By Nathan Collins
Four American cities—Boulder, Colorado; and Albany, Oakland, and San Francisco, California—just finished voting on controversial soda-tax ballot measures meant to raise prices, curb consumption, and, hopefully, flatten out the ever-increasing obesity epidemic. There’s early evidence that similar taxes in other cities and countries are working, but exactly how much effect they have can be hard to measure. Now, a new study of Berkeley’s soda tax suggests that, when it comes to the first part of the equation—raising prices—the effect might not be as strong as you’d think.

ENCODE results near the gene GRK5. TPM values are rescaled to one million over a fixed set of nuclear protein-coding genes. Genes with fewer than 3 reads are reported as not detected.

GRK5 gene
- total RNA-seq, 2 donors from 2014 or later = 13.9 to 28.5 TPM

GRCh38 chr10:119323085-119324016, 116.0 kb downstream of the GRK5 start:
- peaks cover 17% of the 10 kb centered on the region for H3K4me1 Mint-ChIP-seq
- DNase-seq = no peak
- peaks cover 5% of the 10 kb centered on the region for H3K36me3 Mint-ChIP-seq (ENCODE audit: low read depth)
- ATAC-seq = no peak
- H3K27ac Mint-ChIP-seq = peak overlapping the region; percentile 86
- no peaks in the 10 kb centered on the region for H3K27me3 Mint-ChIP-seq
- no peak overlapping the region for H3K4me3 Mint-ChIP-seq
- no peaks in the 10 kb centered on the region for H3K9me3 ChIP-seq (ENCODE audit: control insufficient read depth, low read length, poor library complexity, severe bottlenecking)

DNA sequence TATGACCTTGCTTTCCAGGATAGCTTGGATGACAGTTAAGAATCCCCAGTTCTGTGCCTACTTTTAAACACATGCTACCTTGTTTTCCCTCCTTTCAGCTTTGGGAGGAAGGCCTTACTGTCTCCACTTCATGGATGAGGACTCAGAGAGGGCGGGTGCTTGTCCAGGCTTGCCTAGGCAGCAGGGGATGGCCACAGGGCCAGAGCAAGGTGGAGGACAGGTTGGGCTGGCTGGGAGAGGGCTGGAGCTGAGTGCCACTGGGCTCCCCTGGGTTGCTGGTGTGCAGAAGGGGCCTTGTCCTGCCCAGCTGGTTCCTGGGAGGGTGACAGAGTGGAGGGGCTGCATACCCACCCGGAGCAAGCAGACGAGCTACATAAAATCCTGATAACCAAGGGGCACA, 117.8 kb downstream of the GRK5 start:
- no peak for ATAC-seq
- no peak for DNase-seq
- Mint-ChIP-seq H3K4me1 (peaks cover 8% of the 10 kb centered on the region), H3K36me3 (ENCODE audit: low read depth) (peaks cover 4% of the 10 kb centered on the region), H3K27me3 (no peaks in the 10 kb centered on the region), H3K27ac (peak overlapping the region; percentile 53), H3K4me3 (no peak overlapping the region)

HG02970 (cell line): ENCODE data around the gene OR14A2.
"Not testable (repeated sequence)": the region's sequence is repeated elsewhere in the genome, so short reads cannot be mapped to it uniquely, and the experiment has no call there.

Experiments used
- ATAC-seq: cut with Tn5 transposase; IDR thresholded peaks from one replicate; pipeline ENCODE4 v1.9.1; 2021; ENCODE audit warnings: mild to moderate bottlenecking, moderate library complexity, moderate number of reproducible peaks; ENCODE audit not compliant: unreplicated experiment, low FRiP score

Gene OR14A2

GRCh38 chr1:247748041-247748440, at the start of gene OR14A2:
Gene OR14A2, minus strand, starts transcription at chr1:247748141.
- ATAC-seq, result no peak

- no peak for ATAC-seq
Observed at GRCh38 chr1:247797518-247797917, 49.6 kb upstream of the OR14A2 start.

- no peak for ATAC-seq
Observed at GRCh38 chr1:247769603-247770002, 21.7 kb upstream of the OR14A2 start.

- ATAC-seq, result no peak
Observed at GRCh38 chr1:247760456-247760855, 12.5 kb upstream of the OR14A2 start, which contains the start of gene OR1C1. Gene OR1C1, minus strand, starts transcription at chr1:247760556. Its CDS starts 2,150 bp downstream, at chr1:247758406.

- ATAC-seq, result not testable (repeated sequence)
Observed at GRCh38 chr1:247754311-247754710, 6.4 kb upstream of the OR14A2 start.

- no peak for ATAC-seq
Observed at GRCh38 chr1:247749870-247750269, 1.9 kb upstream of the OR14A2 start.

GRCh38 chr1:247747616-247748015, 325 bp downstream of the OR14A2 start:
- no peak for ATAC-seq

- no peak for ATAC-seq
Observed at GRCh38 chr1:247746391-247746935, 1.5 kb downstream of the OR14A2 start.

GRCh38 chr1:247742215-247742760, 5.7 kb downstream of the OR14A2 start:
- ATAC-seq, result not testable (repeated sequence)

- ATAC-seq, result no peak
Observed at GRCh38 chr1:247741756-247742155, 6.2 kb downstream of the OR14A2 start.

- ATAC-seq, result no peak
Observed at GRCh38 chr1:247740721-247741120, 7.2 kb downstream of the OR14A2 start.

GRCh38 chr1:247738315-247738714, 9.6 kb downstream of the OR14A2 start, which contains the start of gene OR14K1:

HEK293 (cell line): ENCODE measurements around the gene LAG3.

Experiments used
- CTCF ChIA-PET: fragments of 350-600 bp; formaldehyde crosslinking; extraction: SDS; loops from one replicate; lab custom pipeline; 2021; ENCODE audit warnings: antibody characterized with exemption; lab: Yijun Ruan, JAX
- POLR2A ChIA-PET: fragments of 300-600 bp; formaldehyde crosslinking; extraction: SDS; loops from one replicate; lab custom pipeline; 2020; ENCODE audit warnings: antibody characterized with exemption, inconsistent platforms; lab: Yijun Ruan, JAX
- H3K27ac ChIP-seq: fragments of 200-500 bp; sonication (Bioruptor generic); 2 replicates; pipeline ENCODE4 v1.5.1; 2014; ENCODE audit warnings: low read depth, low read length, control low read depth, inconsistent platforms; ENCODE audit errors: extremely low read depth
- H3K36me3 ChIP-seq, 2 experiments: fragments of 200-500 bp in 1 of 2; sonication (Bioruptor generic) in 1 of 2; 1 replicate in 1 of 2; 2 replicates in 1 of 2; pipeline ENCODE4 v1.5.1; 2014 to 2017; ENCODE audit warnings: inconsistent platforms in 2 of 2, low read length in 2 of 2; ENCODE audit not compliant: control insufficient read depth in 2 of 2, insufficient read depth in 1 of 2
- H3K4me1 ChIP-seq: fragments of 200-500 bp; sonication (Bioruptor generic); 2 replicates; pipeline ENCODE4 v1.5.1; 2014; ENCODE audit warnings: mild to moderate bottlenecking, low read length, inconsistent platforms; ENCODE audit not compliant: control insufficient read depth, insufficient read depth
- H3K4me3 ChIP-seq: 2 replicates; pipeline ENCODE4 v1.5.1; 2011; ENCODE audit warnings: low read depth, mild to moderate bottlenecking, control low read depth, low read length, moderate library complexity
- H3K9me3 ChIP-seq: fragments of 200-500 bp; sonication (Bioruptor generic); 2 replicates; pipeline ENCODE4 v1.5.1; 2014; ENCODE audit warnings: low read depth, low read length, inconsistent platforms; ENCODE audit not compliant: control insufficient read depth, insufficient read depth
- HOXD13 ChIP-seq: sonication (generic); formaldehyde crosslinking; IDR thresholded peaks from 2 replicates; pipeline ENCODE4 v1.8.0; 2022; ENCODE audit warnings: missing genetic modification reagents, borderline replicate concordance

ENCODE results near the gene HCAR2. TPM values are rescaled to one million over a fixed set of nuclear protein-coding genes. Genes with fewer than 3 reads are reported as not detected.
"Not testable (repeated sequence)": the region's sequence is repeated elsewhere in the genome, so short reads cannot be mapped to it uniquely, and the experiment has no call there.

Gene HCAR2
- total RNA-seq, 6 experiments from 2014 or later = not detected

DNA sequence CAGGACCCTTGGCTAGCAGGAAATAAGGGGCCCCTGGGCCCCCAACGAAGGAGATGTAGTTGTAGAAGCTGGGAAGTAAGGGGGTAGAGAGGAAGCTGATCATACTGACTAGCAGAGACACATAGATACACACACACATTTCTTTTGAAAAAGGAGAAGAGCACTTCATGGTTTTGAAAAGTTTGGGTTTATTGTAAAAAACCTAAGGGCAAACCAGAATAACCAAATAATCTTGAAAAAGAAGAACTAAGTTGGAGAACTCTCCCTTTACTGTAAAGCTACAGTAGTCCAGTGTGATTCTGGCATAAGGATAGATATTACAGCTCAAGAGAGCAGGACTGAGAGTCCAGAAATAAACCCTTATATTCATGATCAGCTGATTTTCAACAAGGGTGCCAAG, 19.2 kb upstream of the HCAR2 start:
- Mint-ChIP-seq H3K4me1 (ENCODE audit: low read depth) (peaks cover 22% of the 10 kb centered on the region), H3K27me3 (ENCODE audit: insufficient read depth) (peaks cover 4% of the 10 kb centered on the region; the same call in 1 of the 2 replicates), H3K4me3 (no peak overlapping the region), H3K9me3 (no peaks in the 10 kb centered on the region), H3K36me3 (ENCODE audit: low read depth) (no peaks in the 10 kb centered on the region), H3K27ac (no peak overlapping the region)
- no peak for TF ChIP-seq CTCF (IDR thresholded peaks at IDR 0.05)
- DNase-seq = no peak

At first glance, you’d think a tax on soda must automatically raise the prices consumers pay, which, in turn, would reduce sales. But computing the price increase of a bottle of Coke takes several steps, since it’s actually distributors who pay an excise tax on soda, usually one or two cents per ounce. Although those distributors might want to pass the full cost on to retailers—and, in turn, consumers—doing so might hurt sales. For sellers, the question is how much can they raise prices before reduced sales cut into their profits? For researchers, the question is how much soda taxes actually raise consumer prices.